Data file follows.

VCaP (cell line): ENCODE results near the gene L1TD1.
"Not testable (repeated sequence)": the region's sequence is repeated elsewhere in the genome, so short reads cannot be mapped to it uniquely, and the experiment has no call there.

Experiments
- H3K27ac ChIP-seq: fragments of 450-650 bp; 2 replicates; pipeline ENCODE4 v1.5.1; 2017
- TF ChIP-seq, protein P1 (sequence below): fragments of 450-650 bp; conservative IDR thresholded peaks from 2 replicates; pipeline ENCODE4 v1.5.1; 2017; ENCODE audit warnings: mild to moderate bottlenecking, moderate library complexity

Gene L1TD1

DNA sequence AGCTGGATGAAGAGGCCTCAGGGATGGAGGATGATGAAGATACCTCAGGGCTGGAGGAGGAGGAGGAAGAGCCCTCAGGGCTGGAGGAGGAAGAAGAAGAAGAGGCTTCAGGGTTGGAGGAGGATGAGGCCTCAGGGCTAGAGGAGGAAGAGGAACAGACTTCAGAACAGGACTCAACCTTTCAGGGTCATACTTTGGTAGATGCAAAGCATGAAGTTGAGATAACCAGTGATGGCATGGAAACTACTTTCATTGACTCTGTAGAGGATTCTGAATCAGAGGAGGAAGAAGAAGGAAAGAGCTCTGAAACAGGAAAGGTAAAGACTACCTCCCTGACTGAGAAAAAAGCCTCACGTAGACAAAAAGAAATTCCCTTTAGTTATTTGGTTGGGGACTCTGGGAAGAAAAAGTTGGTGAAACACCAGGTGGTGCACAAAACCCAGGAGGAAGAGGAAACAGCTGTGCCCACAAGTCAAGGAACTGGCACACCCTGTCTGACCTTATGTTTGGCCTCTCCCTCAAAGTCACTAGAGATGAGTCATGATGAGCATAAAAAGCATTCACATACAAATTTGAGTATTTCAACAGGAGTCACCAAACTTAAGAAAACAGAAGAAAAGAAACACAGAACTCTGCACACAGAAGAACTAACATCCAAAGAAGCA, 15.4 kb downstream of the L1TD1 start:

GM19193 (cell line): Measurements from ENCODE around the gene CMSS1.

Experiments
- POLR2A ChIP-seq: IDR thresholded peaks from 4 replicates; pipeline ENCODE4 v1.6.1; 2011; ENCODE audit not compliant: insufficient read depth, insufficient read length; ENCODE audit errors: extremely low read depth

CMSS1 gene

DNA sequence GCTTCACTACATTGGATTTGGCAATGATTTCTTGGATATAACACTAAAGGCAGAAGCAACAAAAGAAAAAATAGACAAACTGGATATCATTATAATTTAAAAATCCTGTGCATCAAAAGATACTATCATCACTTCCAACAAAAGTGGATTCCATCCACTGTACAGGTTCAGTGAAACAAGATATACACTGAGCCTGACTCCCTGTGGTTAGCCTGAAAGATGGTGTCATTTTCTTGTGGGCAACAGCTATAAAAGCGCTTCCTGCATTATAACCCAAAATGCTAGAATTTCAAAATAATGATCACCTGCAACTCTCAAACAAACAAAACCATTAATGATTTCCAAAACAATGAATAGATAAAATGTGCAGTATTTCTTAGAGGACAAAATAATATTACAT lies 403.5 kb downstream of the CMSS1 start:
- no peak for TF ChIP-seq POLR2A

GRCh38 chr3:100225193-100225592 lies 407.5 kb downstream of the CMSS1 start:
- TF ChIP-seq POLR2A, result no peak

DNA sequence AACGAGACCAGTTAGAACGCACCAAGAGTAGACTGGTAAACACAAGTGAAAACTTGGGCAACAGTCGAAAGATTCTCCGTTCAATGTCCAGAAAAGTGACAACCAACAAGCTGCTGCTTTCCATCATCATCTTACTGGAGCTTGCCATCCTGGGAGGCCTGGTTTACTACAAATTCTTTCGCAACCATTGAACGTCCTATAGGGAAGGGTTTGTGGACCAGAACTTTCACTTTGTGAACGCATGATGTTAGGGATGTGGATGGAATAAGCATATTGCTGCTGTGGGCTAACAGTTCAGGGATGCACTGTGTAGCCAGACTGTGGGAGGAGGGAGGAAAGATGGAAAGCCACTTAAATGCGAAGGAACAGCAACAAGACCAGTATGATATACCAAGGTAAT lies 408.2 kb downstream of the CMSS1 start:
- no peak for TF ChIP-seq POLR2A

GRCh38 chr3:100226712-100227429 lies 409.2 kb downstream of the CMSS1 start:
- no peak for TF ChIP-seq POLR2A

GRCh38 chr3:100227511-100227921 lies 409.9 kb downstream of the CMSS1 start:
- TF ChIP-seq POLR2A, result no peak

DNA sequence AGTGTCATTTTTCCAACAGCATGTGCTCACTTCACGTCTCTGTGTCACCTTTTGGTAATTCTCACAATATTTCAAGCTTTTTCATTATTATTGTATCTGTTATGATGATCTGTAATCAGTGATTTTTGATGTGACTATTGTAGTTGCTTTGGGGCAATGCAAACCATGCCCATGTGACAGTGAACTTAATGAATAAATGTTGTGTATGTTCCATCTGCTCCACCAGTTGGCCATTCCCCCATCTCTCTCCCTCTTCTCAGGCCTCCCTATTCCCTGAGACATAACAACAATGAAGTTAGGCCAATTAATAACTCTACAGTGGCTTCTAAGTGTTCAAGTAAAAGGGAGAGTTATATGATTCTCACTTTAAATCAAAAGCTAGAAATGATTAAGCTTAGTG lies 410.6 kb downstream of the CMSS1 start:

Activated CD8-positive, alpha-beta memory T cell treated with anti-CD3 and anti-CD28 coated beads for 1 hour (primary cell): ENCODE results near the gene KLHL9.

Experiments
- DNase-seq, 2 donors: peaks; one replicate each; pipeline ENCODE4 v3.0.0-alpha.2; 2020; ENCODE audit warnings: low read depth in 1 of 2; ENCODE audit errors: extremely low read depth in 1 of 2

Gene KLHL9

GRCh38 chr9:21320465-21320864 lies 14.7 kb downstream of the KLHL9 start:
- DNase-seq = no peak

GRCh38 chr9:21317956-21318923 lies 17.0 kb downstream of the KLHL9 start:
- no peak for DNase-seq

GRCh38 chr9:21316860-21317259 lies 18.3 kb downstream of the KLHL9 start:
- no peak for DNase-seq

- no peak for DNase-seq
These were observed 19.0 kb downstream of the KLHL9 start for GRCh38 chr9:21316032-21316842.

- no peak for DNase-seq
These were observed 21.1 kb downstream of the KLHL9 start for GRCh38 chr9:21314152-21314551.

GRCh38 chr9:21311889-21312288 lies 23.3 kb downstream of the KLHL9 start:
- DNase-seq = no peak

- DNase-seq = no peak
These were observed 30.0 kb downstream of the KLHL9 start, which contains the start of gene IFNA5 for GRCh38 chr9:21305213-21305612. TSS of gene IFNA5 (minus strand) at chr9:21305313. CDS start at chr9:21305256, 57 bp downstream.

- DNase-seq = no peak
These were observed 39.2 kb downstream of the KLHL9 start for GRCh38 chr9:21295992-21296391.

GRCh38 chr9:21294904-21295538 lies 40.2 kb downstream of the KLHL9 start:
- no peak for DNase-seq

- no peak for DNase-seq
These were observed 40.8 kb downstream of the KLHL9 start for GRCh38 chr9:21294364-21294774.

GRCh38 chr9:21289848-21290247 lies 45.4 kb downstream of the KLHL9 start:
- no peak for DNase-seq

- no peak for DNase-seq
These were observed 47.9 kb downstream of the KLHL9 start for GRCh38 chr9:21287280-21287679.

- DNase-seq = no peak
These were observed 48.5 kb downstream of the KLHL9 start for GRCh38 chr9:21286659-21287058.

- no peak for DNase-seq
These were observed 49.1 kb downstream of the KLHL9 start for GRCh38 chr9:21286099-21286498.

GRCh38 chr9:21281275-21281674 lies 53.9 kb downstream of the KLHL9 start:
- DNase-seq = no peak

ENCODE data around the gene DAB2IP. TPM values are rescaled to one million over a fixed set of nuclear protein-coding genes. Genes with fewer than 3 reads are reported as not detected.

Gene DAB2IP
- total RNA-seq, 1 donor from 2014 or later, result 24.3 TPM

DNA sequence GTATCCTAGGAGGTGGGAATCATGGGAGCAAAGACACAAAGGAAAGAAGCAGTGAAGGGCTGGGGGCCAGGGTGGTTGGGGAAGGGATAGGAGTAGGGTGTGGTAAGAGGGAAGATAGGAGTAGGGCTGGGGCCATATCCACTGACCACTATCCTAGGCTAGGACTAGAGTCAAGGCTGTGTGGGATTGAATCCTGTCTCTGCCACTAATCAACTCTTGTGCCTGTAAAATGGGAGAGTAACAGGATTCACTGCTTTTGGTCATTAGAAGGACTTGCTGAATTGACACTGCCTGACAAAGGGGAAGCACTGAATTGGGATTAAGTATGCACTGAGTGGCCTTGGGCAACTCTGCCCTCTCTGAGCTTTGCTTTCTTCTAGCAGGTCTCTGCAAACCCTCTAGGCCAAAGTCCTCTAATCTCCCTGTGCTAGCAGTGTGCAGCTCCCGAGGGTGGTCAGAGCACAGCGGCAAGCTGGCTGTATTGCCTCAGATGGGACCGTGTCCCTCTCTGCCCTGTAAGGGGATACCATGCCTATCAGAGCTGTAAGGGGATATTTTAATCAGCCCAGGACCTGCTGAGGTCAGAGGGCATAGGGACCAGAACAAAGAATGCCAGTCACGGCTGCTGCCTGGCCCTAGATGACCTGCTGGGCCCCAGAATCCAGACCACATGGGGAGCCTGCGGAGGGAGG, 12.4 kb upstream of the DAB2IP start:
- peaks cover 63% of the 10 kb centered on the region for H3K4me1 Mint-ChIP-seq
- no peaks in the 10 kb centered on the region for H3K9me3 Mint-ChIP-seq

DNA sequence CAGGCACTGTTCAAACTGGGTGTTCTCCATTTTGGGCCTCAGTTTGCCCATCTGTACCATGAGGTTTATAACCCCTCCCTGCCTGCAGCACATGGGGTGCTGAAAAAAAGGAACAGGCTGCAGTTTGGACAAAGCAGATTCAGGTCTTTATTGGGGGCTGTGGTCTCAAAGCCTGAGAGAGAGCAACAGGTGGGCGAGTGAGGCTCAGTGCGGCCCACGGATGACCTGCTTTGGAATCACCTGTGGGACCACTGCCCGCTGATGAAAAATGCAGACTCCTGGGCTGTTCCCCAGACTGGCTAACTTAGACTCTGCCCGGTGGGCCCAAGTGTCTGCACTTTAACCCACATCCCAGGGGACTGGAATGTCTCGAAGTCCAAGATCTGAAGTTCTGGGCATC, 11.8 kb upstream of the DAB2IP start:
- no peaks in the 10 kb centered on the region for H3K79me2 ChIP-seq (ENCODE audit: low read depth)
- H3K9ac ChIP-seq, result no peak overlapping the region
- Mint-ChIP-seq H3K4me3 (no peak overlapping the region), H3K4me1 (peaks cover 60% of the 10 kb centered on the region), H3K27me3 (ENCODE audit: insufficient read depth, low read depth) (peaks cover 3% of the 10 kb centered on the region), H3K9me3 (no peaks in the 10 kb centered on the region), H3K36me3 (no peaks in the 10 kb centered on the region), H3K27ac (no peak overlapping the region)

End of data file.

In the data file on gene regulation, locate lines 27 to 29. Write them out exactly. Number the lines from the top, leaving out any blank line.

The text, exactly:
GRCh38 chr9:21320465-21320864 lies 14.7 kb downstream of the KLHL9 start:
- DNase-seq = no peak

GRCh38 chr9:21317956-21318923 lies 17.0 kb downstream of the KLHL9 start: